Great need exists for organs, and it increases year by year: There were 109,138 people on the waiting list at the end of October, and 6,504 in the local Gift of Life Donor Program area, which includes Eastern Pennsylvania, Southern New Jersey and Delaware. At the very moment that Paco was pronounced dead at Hahnemann University Hospital - Sunday, Nov. 22, at 7:42 p.m. - there were five people who were waging battles with grave health conditions as bravely as he himself had ever engaged an opponent in the ring. One of them was his uncle in Chicago, Ramon Tejeda, who received a kidney in what is referred to as a "directed donation." Four others were people who had never heard of Paco before his organs saved their lives: Alexis Sloan, of Norristown, received his heart; Ashley Owens, of Spring City in Chester County, received both his lungs; Meghan Kingsley, of Gaithersburg, Md., received his liver; and Vicky Davis, of Clifford Township in Susquehanna County, received his other kidney and his pancreas. While Sonia says that Paco had not legally designated himself as an organ donor, she signed the consent form because it had been a subject the two of them had discussed.

"Francisco was always very giving and I did not want his death to stop that," says Sonia, seated at the dining-room table with her in-laws. "We had talked it over and he had told me that it was something that he wanted to do. When they asked me if it was something we would like to do, I remember thinking: 'What if it were Francisco that was hanging between life and death, if he had been the one who had needed someone to be so giving?' I would have asked someone, 'Please, just do it. You are giving someone a chance at life.' "

Inside the doorway of the house, a small shrine has been set up in memory of Paco: a photograph of him adorned with a halo and angel wings; shelves with vases of white flowers; and a statuette of the Blessed Mother draped with rosary beads. Someone lights the candles at the base of it each day, the glow from which throws shadows across the bowed head of the porcelain Mary. Even a year later, the house remains a place of mourning, steeped in an unwillingness to let go. In a back room, the wall is covered with an inventory of the career that came to a sudden end that evening at the Blue Horizon. Wherever the eye turns there are boxing posters, gloves and trunks and - up on hangers, carefully preserved beneath plastic - are colorful robes with "El Nino Azteka" scripted on the back. That was how he billed himself: "Kid Aztec." Elsewhere, the bedroom he shared with Sonia and Ginette remains just the same as it was when she said goodbye to him. The bureau is cluttered with beauty products; the bed is strewn with a tangle of sheets; and the crib still sits against the wall near a crucifix.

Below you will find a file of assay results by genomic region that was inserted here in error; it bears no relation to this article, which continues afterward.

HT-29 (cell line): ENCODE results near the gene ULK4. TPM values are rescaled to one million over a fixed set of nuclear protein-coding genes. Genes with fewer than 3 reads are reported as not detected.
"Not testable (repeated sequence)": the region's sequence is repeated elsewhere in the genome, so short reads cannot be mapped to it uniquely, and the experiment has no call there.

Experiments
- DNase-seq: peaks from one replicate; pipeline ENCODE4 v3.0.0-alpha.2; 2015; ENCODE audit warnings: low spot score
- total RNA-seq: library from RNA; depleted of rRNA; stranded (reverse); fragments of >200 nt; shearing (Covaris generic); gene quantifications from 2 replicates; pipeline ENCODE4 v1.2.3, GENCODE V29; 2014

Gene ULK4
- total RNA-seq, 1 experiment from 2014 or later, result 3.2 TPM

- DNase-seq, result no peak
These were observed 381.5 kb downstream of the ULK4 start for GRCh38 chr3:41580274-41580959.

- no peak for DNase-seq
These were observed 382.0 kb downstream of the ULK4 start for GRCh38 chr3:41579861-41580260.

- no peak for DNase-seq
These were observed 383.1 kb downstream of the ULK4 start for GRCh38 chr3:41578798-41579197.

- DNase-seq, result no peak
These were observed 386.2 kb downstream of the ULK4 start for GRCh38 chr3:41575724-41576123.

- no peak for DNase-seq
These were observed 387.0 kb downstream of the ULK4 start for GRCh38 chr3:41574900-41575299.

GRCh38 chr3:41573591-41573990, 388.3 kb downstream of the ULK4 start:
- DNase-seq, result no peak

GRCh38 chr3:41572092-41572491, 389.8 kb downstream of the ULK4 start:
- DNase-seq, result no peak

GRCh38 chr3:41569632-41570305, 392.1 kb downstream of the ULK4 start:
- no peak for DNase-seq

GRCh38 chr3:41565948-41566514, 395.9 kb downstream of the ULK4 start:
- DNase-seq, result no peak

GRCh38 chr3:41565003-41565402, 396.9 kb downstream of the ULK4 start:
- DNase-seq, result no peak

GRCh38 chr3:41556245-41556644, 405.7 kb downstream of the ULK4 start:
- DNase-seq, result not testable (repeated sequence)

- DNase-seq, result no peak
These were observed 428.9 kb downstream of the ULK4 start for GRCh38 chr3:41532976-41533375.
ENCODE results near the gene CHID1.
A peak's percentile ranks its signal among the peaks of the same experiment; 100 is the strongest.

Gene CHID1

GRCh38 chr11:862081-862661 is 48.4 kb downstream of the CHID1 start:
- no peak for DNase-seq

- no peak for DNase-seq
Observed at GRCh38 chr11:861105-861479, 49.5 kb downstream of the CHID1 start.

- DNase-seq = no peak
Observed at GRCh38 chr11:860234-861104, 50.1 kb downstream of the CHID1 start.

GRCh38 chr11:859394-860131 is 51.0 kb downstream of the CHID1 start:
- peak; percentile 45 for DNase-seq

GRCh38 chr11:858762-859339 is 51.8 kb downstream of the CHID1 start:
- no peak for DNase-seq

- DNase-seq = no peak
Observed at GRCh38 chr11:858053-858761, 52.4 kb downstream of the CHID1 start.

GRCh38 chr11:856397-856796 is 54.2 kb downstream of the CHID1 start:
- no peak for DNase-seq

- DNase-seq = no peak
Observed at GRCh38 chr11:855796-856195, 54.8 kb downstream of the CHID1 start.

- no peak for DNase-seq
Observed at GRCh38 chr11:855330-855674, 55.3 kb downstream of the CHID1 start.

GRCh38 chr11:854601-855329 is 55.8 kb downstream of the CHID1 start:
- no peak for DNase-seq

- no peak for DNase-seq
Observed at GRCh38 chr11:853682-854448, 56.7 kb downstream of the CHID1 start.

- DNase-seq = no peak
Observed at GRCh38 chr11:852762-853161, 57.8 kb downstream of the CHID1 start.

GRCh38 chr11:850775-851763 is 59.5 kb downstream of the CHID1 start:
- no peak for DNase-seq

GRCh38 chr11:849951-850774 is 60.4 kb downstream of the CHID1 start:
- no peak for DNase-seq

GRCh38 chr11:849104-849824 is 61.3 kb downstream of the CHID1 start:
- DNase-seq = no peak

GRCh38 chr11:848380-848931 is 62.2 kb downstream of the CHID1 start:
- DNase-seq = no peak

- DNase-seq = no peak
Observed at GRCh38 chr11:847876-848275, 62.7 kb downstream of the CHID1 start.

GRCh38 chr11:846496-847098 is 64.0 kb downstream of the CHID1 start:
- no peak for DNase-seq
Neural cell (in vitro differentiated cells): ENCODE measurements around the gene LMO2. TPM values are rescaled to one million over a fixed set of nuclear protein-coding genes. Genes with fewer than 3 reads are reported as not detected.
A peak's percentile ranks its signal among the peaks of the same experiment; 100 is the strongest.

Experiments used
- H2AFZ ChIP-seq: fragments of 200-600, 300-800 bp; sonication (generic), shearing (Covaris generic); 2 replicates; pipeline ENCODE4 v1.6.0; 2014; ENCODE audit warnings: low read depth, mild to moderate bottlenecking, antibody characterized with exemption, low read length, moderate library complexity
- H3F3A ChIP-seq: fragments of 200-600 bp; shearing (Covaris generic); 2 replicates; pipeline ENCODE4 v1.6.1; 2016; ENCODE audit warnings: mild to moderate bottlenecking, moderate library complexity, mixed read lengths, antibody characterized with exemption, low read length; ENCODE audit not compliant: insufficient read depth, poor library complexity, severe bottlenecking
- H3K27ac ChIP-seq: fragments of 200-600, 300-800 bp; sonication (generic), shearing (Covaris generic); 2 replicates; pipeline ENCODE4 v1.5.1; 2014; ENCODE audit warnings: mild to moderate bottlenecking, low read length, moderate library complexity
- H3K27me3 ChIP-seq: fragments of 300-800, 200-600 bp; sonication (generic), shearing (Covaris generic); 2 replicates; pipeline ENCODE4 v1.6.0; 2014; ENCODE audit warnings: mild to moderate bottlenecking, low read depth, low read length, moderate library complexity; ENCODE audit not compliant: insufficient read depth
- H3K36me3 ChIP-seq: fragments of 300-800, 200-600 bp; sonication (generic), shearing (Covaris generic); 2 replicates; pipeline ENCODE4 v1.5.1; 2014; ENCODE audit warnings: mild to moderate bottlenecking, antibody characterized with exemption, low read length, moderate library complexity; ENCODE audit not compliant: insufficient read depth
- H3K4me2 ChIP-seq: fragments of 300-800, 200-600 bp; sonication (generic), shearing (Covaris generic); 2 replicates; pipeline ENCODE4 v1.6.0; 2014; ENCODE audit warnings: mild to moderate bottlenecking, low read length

Gone is the serene smile that beamed from Sonia in her wedding pictures. In place of it are downcast eyes. While she speaks with clarity and precision, her voice has a quality that seems on the verge of shattering, as if it were a piece of fine china toppled over by the tail of a prowling house cat. She does not cry and yet one can see that she has, that there have been days that have been long and unbearable. Moving out of the house and in with her sister has provided her with some support, but she says there is "no way to explain how injured I feel." But she keeps herself busy and that has helped. There is Ginette and a job she has as a legal assistant and the accounting degree she is pursuing at DePaul University. And yet she has still not overcome the feeling that there is this hole in her heart, and she wonders to herself if it is ever going to heal. Sonia says, "You have to understand: He was the boy I had always dreamed of."

Even as she continues to grieve, Sonia has found some solace in the fact that her husband still lives on - in Ginette but also in the rejuvenated lives of the organ recipients. In an unexpected way, she has come to feel a certain bond with them, as if they were part of her extended family. On days when the weight of her loss bears down upon her, it reassures her to know that there are people who had suffered for so long who now have the chance to live life to the fullest because of Paco. Gradually, it occurred to her that she would like to contact them, if only to let them know who her husband was. And that with them would always be a piece of the love she has for him.

There is an irony here. Because long before boxing killed Paco, it very well might have saved him. As a boy growing up in the Logan Square section of Chicago, an area settled by a dense Hispanic population, he was surrounded by the presence of gang activity. The community has calmed down since then, but when Paco was 12, shots came through the front window, shattered the television set and embedded in the wall. Apparently, someone had fired from a speeding car at someone else who had been running away down the sidewalk. No one inside the Rodriguez home was injured. But it was the type of trouble that Evaristo Sr. had always feared, which is why he told his boys: "Listen, you get home from school, you do your homework, get your stuff together and we'll go to the gym."